Outbreak Investigation Overview
Since 1970, CDC’s Vessel Sanitation Program has maintained a surveillance and reporting system for cruise ships that have both a U.S. and foreign itinerary and carry 13 or more passengers. The system was designed to minimize the introduction, transmission, or spread of gastrointestinal (GI) illnesses into the United States. This reporting system, along with other Vessel Sanitation Program components have reduced and controlled the number of passengers and crew members aboard cruise ships with GI illnesses.
The cruise industry is rapidly growing and now serves more travelers and has more extensive itineraries than ever before. Because of the increases in itineraries and the number of passengers on cruise ships, itineraries and the number of passengers on cruise ships, more people are at risk for GI illnesses while traveling. Cruise ship passengers and crews are also at risk for new patterns of old diseases or newly recognized causes of diseases. VSP protects passenger and crew health by minimizing the risk of GI illness aboard cruise ships.
What Are Cruise Ships Required To Do?
Cruise ships are required to log and report the number of passengers and crew members that have reported having symptoms of GI illness. Additionally, vessels are required to keep a list of all passengers and crew members that have requested anti-diarrheal medication.
What Does VSP Look for When Monitoring GI Illness Reports?
VSP provides assistance to cruise ships when the number of ill passengers or crew members has reached 2% or more of the total number of passengers or crew members or when an unusual GI illness pattern or characteristic is found. VSP monitors and evaluates GI illnesses aboard ships to determine the cause of the outbreaks and to make recommendations for control. To accomplish this, VSP officials do the following
- Review the magnitude of GI illnesses among passengers and crew.
- Monitor distribution of GI illnesses among both passengers and crew members.
- Assist in the assessment of changes in sanitation practices, in infectious agents, and in types of diseases.
- Evaluate the effectiveness of prevention and control strategies.
- Provide lab support to confirm the cause of the illness.
What Is a Reportable Case of GI Illness?
A reportable case of GI illness is three or more loose stools within a 24-hour time period, or vomiting along with one of the following symptoms: muscle ache, headache, abdominal cramp, or fever.
What Are Unusual GI Illness Patterns or Characteristics?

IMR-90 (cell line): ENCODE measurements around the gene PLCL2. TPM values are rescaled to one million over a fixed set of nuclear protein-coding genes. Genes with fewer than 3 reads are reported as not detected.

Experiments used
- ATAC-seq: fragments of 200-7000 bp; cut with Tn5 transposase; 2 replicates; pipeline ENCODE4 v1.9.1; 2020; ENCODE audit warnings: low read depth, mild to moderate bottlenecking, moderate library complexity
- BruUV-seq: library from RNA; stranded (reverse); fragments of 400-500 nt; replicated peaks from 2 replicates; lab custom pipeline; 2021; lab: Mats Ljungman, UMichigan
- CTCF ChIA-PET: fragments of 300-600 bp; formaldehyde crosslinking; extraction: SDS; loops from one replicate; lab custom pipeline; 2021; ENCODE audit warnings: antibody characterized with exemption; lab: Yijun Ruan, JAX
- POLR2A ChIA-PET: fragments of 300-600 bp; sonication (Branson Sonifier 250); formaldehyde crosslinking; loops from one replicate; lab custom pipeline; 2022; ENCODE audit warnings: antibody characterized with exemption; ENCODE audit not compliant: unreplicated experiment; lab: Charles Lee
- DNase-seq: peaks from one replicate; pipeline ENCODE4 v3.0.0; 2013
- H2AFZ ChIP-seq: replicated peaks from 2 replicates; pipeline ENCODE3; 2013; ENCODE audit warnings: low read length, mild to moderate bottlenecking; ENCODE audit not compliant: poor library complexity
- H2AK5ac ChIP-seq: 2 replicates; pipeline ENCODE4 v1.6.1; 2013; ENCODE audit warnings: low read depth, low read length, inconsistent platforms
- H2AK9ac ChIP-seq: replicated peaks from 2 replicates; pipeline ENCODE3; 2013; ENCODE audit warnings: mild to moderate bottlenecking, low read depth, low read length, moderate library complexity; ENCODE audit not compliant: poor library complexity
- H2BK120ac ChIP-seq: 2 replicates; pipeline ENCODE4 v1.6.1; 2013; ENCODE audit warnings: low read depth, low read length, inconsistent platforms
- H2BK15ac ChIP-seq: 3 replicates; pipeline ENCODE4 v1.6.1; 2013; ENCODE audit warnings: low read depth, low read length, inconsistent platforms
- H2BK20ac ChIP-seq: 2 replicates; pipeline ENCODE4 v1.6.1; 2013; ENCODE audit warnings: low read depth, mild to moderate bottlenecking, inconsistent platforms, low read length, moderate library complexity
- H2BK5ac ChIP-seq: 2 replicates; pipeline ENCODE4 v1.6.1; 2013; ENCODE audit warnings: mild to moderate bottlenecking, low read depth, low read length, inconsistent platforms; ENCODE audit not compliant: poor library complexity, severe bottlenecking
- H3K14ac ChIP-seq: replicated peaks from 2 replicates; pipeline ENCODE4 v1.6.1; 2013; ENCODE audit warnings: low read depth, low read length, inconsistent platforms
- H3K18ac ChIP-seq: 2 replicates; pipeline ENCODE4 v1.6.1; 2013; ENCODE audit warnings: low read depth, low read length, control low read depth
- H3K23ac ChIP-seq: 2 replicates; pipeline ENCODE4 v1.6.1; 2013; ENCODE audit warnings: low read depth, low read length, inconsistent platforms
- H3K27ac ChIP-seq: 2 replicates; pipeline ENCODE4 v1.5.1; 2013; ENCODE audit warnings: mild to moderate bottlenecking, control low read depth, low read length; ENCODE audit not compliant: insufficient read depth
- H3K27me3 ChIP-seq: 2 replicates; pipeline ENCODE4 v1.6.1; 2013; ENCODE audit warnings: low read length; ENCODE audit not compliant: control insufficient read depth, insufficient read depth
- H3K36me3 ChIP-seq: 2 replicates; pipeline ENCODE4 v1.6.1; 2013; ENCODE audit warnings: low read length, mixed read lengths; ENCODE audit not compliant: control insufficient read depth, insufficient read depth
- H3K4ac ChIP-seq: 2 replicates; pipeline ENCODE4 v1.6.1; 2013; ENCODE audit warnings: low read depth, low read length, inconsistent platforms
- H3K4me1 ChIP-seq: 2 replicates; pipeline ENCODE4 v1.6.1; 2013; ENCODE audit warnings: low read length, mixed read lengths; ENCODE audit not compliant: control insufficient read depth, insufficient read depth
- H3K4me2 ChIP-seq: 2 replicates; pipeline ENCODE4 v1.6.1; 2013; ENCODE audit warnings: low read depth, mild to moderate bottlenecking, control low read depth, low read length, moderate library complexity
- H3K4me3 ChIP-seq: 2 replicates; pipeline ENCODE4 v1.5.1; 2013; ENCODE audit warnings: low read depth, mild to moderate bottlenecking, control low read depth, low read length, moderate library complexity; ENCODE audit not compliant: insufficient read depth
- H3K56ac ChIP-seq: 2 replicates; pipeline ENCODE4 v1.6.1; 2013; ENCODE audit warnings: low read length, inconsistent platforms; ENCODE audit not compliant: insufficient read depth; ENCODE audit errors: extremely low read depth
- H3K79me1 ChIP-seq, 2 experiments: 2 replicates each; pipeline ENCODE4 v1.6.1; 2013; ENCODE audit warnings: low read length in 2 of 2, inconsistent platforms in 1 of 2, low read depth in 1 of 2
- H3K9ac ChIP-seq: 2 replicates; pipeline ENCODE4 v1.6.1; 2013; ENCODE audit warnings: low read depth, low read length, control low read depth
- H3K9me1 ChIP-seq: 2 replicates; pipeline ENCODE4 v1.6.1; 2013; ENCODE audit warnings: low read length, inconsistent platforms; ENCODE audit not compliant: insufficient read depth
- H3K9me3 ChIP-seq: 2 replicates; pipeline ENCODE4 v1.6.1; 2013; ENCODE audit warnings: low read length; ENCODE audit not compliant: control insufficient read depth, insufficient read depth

Examples of unusual GI illness pattern or characteristic are relatively high incidences of illnesses in successive cruises, unusual severity of illnesses or complications, high numbers of persons reporting illnesses over a brief period, or suspicion of an uncommon causative agent.
When Does CDC Conduct an Investigation?
VSP and other CDC officials may conduct an investigation if at least 3.0% of the ship’s passengers or crew members have GI illness, or if an unusual GI illness pattern or characteristic is found (even if the illness rate is less than 3%).
What Happens During an Onboard Investigation?
During an onboard investigation, CDC officials work with cruise ship staff to determine the cause of illness.
The objectives of an investigation are to:
- Determine the magnitude of illness aboard the ship.
- Identify the agent causing the illness.
- Identify risk factors associated with the illness.
- Formulate control measures to prevent or stop the spread of illness.
By determining the cause of an outbreak, CDC officials can help devise effective intervention strategies to prevent a recurrence of the outbreak.
The investigation has three parts:
- Epidemiological investigation: The incidence and distribution of the GI illness is evaluated on the basis of passenger and crew member activity questionnaires, general cruise ship layout, menus, medical records, and other pertinent data.
- Laboratory investigation: Medical staff may collect stool, blood, or vomit specimens to send to a land-based lab to confirm the cause of illness.
- Environmental health investigation: An environmental health investigation is based on the preliminary findings of the epidemiological investigation. For example, if water is suspected to be the source of the illness, more attention will be spent reviewing the water source.
What Happens to the Information Collected During an Investigation?
When possible, VSP officials present a preliminary report of findings and recommendations to the master of the ship before leaving the ship.
When the investigation is complete, a final report is sent to the cruise line results on of the epidemiological, laboratory, and environmental analyses. Summary recommendations for control and prevention are also included in the report.
How Is This Information Made Available to the Passengers?
Passengers can find a copy of the report on this website, emailing CDCINFO@cdc.gov, or by writing:
Vessel Sanitation Program
Centers for Disease Control and Prevention
4770 Buford Highway, N.E., Mailstop F-59
Atlanta, Georgia 30341-3724